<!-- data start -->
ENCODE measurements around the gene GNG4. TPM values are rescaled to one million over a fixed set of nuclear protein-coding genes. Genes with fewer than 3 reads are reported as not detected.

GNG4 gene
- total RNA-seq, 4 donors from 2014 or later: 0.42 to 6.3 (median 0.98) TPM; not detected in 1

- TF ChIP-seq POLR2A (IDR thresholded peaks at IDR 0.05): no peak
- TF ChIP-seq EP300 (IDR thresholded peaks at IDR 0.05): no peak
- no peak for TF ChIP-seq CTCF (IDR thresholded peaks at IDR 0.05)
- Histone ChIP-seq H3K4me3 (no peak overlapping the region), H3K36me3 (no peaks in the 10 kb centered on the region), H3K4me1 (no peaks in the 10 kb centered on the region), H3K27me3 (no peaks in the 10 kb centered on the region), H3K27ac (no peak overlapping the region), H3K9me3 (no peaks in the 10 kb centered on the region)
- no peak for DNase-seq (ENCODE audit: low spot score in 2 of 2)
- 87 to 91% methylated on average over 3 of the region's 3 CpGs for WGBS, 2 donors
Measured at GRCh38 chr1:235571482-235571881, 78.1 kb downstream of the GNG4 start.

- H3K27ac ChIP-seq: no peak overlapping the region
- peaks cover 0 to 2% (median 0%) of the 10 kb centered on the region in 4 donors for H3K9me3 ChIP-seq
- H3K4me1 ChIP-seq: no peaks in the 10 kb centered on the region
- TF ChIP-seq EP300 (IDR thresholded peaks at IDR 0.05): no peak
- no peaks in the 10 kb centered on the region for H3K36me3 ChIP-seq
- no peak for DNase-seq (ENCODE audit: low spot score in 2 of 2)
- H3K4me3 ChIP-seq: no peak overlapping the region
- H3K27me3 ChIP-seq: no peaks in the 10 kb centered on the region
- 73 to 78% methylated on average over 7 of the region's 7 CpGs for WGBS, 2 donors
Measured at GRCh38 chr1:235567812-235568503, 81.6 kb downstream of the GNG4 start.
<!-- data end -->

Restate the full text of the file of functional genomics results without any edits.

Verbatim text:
ENCODE measurements around the gene GNG4. TPM values are rescaled to one million over a fixed set of nuclear protein-coding genes. Genes with fewer than 3 reads are reported as not detected.

GNG4 gene
- total RNA-seq, 4 donors from 2014 or later: 0.42 to 6.3 (median 0.98) TPM; not detected in 1

- TF ChIP-seq POLR2A (IDR thresholded peaks at IDR 0.05): no peak
- TF ChIP-seq EP300 (IDR thresholded peaks at IDR 0.05): no peak
- no peak for TF ChIP-seq CTCF (IDR thresholded peaks at IDR 0.05)
- Histone ChIP-seq H3K4me3 (no peak overlapping the region), H3K36me3 (no peaks in the 10 kb centered on the region), H3K4me1 (no peaks in the 10 kb centered on the region), H3K27me3 (no peaks in the 10 kb centered on the region), H3K27ac (no peak overlapping the region), H3K9me3 (no peaks in the 10 kb centered on the region)
- no peak for DNase-seq (ENCODE audit: low spot score in 2 of 2)
- 87 to 91% methylated on average over 3 of the region's 3 CpGs for WGBS, 2 donors
Measured at GRCh38 chr1:235571482-235571881, 78.1 kb downstream of the GNG4 start.

- H3K27ac ChIP-seq: no peak overlapping the region
- peaks cover 0 to 2% (median 0%) of the 10 kb centered on the region in 4 donors for H3K9me3 ChIP-seq
- H3K4me1 ChIP-seq: no peaks in the 10 kb centered on the region
- TF ChIP-seq EP300 (IDR thresholded peaks at IDR 0.05): no peak
- no peaks in the 10 kb centered on the region for H3K36me3 ChIP-seq
- no peak for DNase-seq (ENCODE audit: low spot score in 2 of 2)
- H3K4me3 ChIP-seq: no peak overlapping the region
- H3K27me3 ChIP-seq: no peaks in the 10 kb centered on the region
- 73 to 78% methylated on average over 7 of the region's 7 CpGs for WGBS, 2 donors
Measured at GRCh38 chr1:235567812-235568503, 81.6 kb downstream of the GNG4 start.